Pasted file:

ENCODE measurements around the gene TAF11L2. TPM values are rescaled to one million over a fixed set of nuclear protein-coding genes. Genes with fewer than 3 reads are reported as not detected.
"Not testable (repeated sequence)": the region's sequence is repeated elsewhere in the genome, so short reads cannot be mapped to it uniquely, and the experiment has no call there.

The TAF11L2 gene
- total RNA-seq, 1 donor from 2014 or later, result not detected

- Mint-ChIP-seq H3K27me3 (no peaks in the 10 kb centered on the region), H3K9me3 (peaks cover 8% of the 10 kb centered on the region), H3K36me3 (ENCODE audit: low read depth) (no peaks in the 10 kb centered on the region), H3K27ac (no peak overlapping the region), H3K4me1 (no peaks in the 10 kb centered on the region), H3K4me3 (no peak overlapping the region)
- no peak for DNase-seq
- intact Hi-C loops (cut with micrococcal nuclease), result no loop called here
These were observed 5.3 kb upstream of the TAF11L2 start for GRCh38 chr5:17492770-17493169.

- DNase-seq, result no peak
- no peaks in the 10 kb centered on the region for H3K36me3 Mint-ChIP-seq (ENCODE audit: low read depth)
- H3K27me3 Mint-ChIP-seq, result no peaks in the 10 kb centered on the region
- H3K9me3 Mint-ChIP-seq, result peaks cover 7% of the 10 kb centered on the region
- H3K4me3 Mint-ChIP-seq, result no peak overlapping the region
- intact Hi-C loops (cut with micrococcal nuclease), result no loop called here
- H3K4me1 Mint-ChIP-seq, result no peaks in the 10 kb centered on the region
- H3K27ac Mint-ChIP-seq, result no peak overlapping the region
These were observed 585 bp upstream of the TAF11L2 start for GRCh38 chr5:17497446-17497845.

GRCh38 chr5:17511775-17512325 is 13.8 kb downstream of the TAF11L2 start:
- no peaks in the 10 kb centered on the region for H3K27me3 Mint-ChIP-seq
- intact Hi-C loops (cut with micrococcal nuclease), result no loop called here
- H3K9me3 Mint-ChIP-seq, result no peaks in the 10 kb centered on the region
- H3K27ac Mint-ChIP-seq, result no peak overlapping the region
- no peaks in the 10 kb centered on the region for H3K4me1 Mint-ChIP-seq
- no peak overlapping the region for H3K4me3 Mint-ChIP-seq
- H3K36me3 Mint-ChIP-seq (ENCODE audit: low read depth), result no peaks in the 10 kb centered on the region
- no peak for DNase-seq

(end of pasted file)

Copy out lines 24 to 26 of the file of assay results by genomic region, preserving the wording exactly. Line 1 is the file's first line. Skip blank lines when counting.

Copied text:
- no peak overlapping the region for H3K4me3 Mint-ChIP-seq
- H3K36me3 Mint-ChIP-seq (ENCODE audit: low read depth), result no peaks in the 10 kb centered on the region
- no peak for DNase-seq